We finally have the barebones specs of both the next-generation consoles: the PlayStation 5 and the Xbox 2020 (that’s just a working title, it’s currently codenamed Scarlett).
Although there was speculation that at least one of the next-gen consoles might become a streaming device – where all the processing is done on a remote server and the player simply streams the action to a device in their home – that doesn’t appear to be the case for now. Both will have reasonably high-end hardware contained within the console, much like previous generations.
So what’s inside the next generation consoles?
PlayStation 5 vs Xbox 2020 specs
|PlayStation 5||SPEC||Xbox 2020|
|Eight-core AMD Ryzen (7nm Zen 2 process)||Processor||AMD Ryzen (7nm Zen 2 process)|
|GDDR6 RAM (unspecificed amount)||Memory||GDDR6 RAM (unspecified amount)|
|AMD Radeon Navi||Graphics||AMD Radeon RDNA|
|8K resolution, 4K @ 120fps, ray tracing||Graphic capabilities||8K resolution, 4K @120fps, ray tracing|
What’s there to get excited about?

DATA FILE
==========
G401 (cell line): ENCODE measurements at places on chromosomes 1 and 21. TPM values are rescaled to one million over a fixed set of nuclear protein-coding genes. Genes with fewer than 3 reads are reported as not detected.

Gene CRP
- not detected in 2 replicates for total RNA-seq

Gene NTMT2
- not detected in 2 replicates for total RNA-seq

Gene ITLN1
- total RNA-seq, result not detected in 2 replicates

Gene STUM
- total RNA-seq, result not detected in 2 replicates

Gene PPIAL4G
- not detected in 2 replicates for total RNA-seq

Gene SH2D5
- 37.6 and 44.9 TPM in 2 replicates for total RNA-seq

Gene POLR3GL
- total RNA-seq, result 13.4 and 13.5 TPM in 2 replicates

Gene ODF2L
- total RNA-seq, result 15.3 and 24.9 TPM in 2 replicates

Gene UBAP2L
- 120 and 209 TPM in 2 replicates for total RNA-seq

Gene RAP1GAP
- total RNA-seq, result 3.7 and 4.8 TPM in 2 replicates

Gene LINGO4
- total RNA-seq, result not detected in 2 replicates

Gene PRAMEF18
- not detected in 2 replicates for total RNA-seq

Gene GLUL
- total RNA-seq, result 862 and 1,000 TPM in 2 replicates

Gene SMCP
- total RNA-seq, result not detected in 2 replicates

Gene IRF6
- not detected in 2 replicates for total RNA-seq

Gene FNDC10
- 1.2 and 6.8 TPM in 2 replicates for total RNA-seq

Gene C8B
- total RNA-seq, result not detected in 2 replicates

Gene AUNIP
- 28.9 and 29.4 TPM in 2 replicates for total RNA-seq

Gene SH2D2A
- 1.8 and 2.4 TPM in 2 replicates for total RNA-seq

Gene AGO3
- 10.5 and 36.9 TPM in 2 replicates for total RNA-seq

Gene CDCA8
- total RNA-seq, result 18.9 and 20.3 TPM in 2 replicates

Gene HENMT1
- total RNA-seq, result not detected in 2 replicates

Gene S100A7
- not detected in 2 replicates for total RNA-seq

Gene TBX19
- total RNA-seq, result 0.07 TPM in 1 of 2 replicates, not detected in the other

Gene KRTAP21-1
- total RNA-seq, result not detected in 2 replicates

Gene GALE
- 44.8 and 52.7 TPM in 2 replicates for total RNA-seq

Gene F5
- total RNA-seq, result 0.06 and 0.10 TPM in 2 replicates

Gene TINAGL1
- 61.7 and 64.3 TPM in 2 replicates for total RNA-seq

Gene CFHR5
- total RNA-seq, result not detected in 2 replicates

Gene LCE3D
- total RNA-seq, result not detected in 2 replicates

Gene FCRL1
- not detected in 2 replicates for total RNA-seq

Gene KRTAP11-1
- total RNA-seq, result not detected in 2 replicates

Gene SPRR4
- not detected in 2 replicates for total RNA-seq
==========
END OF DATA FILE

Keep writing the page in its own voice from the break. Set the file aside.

As you can see from the specs table, there’s barely any difference between the PlayStation 5 and the Xbox 2020 specs. Both are likely to deliver near identical performance, which is good news for games developers targeting both of the new consoles.
Both are a big leap over current generation hardware, with support for 8K screens and ray tracing being the two standout features.
Equally important could be the use of SSDs for storage. Both are claiming this will massively reduce load times, resulting in fewer of those thinly disguised loading screens, where your player mysteriously has to enter an elevator for 30 seconds to get to the next level. Microsoft says it’s also using the SSD as virtual RAM, extending the memory available to the console. (My colleague David Artiss wrote more about the impact of SSD storage in the new PlayStation here.)
However, with consoles, it’s not the raw specs that give gamers an adrenaline rush, but the games themselves.
For the Xbox, that inevitably means a new Halo title, this time Halo Infinite. It was first announced last year, but Microsoft has revealed it will now launch next autumn, alongside the Xbox 2020. It will also appear on PC and Xbox One.
Sony is remaining tight-lipped on games for now, save to say that the console will be backwards compatible with PlayStation 4 games and that a number of the releases next autumn will be for both PS4 and PS5.
So which – if either – will likely be on your 2020 Christmas list? Let us know on comments below.
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It’s been confirmed that PS5 will also use RDNA